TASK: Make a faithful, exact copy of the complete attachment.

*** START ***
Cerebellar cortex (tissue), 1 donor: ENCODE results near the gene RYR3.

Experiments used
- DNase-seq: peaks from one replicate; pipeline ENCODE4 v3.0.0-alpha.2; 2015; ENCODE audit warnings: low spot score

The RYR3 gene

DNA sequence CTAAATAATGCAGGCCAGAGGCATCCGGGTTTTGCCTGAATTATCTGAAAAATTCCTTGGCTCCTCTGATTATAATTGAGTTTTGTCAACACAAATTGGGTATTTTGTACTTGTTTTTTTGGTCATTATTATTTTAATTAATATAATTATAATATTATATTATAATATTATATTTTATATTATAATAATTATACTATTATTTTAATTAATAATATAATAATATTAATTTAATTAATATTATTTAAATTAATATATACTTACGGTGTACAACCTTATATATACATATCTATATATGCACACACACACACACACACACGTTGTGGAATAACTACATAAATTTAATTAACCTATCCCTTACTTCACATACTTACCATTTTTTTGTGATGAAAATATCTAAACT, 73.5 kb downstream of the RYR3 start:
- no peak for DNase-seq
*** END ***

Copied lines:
Cerebellar cortex (tissue), 1 donor: ENCODE results near the gene RYR3.

Experiments used
- DNase-seq: peaks from one replicate; pipeline ENCODE4 v3.0.0-alpha.2; 2015; ENCODE audit warnings: low spot score

The RYR3 gene

DNA sequence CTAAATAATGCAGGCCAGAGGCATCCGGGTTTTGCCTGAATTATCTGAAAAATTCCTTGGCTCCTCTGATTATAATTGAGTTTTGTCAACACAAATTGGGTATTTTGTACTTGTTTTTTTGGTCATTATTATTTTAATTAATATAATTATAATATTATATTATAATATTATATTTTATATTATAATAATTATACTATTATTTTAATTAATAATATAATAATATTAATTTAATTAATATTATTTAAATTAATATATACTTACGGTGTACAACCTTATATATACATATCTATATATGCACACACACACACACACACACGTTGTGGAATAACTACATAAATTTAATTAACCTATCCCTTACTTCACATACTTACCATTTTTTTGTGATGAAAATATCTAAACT, 73.5 kb downstream of the RYR3 start:
- no peak for DNase-seq